Google has chosen to honour a forgotten woman from our history pages with a doodle today on the occasion of her 132nd birth anniversary. Read on to know more about this pioneer of women’s labour movement in India.
Anasuya Sarabhai earned her place in history by pioneering the women’s labour movement in India. She founded the Ahmedabad Textile Labour Association (Majoor Mahajan Sangh), India’s oldest union of textile workers, in 1920.
Born in 1885 into a business family of Ahmedabad, tragedy struck when she was just nine when both her parents passed away. Anasuya was married off by her uncle at the tender age of 13. Refusing to tolerate her unhappy situation, the strong young girl divorced her husband and returned to her own family.
In 1912, Anasuya went to England to pursue medicine but shifted to the London School of Economics since animal dissection, mandatory for a medical degree, was in violation of her Jain beliefs. While in England, she was influenced by the Fabian Society (a more gradual and reformist form of socialism compared to Marxism), and also got involved in the Suffragette movement (championing the right to vote for women).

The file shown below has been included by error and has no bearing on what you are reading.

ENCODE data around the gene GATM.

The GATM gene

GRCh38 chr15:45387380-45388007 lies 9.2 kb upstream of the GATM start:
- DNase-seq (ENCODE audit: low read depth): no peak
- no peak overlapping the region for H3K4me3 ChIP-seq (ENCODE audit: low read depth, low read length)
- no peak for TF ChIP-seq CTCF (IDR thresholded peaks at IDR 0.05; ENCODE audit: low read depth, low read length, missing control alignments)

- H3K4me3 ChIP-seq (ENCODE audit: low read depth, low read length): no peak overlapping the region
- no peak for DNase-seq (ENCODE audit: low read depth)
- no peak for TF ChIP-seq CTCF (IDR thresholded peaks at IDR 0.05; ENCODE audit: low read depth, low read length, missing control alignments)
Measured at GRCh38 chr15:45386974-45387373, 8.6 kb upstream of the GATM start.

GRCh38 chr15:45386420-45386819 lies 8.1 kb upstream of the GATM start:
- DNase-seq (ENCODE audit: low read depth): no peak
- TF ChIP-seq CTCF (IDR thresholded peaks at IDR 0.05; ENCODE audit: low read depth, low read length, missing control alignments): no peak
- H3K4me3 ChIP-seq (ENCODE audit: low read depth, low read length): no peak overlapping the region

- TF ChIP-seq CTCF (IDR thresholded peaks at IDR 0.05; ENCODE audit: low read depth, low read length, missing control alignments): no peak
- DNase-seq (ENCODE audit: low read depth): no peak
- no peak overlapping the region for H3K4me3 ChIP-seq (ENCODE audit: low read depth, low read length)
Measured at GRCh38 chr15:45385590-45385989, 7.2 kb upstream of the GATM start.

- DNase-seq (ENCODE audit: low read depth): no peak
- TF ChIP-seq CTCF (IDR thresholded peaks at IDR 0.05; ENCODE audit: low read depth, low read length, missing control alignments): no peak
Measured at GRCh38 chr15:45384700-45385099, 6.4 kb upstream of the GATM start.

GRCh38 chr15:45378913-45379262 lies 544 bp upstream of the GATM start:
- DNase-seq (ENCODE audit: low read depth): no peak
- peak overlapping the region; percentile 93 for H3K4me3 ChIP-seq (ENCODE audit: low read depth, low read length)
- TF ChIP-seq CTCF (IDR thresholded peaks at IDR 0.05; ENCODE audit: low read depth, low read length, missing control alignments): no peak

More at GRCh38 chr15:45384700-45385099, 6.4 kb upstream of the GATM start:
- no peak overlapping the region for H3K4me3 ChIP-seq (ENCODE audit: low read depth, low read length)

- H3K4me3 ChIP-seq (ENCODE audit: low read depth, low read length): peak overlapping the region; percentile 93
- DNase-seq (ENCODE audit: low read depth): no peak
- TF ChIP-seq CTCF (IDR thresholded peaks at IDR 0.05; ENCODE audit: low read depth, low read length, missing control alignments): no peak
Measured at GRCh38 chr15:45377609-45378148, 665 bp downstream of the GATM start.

After returning to India, Anasuya started working with the marginal and disempowered communities. She opened a school for poor students of all castes, and crèches and toilets for women. Called affectionately as ‘Motaben’, Gujarati for ‘elder sister’, Anasuya took up the cause of women mill workers, after seeing the pitiable conditions in which they worked, often for 36 hours at a stretch.
Anasuya gave an ultimatum to the mill owners and even went against her brother, who was the then-president of the Mill Owners’ Association, demanding higher wages and improved working conditions for the labourers. She was successful and the trade union movement in India had its genesis in her work.
Mahatma Gandhi, a friend of Anasuya’s family, was a supporter and mentor to her. She was at the forefront of a 1914 textile workers’ strike in Ahmedabad and was also involved in a month-long strike in 1918, where weavers demanded a 50 percent increase in wages. Gandhi began a hunger strike on the workers’ behalf, and the workers eventually obtained a 35 percent increase. This led to the Ahmedabad Textile Labour Association (Majdoor Mahajan Sangha) being formed in 1920.
Vikram Sarabhai, the iconic physicist who is considered to be the father of the Indian space programme, was Anasuya’s nephew. Anasuya was a mentor to Ela Bhatt, Founder of the Self-Employed Women’s Association of India (SEWA). Anasuya Sarabhai died in 1972.